How to Learn Anything in 20 Hours

This is a fun video by Josh Kaufman. One of my big interests is learning, and of course helping others to learn through teaching. One of the impediments to learning that I’ve often noticed is that people are afraid of looking silly, and without stepping out of our comfort zone, we are never really going to learn anything.

In the talk, Josh addresses this issue well in this video when he says: “The major barrier to skill acquisition is not intellectual – it’s emotional. We are scared because we feel stupid when we are learning something new.” I’ve seen this same block with people trying to learn languages, trying to learn musical instruments, and trying to learn new life skills. It’s getting over that initial emotional fear of looking stupid that is key.

One of my life mottos has always been “it’s better to do it than to worry about it.” Nice to see a more thought-out version of that by Josh. Here’s the video on Youtube. Enjoy! I’ve also jotted down a quick summary below the video that may be useful.

Scientists do this kind of research. When you start something new, it takes you a long time to do it. Once you practice a lot, you need less time for this performance.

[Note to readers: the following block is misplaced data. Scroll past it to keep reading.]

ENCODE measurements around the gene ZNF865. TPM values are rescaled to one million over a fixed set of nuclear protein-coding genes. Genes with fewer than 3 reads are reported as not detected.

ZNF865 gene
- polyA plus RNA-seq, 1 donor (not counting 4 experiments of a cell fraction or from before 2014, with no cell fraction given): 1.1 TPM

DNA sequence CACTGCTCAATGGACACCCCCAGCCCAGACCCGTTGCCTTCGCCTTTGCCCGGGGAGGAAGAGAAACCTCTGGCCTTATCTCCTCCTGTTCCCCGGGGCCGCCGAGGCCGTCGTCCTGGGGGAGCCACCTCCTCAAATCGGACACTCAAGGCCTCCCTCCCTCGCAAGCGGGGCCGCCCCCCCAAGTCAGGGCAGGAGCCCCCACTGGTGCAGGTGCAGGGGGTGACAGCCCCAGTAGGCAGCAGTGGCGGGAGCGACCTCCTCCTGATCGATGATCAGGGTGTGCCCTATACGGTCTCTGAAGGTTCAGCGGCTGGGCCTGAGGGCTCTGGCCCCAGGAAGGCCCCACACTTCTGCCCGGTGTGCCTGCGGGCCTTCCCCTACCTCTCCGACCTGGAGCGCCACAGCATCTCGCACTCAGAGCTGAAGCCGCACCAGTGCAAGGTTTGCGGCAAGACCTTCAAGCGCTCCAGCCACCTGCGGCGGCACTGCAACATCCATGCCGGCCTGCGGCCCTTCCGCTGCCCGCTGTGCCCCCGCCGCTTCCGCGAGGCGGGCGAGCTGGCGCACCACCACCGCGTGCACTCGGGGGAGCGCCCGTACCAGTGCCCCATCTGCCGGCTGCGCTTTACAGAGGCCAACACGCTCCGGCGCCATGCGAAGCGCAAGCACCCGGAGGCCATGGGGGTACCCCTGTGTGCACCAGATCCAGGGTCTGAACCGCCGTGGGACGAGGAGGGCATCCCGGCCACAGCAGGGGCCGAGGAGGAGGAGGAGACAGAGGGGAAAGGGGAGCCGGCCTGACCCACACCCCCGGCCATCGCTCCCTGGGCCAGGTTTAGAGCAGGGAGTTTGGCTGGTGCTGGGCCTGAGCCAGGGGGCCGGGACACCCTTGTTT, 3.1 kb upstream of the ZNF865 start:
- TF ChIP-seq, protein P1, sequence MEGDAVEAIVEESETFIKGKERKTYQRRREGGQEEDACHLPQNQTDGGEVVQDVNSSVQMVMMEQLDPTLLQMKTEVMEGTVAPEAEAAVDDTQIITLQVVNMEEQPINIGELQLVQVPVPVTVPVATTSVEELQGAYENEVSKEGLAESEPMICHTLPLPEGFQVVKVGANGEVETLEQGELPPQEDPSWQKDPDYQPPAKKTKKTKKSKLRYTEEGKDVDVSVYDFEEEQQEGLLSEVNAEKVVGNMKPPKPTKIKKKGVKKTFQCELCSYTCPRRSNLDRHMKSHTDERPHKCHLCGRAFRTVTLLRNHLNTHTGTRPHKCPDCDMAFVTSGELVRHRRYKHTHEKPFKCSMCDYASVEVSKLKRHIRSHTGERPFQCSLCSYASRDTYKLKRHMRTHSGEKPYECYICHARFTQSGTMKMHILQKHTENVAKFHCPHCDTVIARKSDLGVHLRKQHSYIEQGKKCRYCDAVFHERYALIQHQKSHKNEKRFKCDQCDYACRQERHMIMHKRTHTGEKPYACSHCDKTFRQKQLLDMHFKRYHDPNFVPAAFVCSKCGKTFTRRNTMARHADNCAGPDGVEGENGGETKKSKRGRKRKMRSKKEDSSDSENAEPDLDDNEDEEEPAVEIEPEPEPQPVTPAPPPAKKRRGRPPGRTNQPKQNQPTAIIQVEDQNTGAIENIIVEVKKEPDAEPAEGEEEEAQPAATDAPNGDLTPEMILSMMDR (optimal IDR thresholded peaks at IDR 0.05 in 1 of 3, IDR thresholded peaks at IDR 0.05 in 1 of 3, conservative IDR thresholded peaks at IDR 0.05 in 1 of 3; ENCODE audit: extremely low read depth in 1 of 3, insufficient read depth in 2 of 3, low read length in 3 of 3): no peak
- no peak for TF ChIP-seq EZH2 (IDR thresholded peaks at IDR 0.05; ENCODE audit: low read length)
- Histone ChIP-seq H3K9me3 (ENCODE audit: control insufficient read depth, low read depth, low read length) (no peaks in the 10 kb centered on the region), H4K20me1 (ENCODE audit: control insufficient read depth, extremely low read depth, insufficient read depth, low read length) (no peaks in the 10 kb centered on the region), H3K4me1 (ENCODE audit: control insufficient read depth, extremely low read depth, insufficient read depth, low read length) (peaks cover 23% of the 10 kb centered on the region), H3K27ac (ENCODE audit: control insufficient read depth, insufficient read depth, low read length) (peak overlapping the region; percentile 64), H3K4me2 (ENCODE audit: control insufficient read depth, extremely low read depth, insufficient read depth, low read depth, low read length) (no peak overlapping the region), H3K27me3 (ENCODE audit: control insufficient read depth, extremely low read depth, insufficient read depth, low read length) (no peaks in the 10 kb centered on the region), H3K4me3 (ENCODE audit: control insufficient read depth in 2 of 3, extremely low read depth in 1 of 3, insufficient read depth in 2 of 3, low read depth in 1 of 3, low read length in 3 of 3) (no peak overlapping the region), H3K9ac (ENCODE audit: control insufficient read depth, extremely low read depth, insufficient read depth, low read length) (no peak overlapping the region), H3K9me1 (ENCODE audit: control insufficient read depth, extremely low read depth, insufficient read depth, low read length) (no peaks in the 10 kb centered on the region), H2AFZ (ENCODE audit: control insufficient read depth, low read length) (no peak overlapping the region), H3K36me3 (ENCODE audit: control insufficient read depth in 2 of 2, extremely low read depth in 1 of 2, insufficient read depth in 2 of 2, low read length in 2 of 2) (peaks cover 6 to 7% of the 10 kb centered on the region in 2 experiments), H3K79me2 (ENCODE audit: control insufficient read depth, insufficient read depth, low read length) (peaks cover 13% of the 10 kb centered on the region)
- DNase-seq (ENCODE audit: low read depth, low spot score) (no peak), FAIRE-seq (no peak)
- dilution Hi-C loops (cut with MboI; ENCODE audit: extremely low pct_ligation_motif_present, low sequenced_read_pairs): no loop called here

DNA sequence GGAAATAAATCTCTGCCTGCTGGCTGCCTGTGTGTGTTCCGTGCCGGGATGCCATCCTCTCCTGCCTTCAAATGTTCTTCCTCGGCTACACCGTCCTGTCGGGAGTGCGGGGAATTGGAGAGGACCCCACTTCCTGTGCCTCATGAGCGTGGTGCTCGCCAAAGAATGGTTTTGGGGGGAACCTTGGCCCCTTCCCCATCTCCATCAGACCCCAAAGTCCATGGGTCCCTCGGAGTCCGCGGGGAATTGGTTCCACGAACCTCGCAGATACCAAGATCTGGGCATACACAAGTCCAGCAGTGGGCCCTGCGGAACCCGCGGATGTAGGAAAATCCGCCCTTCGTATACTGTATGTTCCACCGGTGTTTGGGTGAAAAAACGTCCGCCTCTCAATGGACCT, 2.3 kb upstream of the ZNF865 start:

In general, we are more interested in how good we are after a certain amount of practice and it looks like this.

How long does it take to go from nothingPretty good

20 hours of focused deliberate practice (that’s about 45 minutes per day for about a month) will get you up that curve really quickly. 

But it’s not just fooling around. You need to practice efficiently with the four steps shown below. 

 

  1. Deconstruct the skill
    Decide exactly what you want to be able to do and chunk it down into little bits – what are the parts that are most important. Practice those first – then you’ll be able to get really good at them.
  2. Learn enough to self-correct
    Get 3-5 resources – books, Dvds, websites, etc. Don’t use them to procrastinate. Use them to learn just enough so that you can notice when you are making a mistake and then do something different.
  3. Remove barriers to practice
  4. Commit to practicing at least 20 hours
    The frustration barrier makes us feel stupid. By pre-committing to at least 20 hours, you will be able to overcome the initial frustration barrier for long enough to reap the rewards. 
    The major barrier to skill acquisition is not intellectual – it’s emotional. We are scared because we feel stupid when we are learning something new.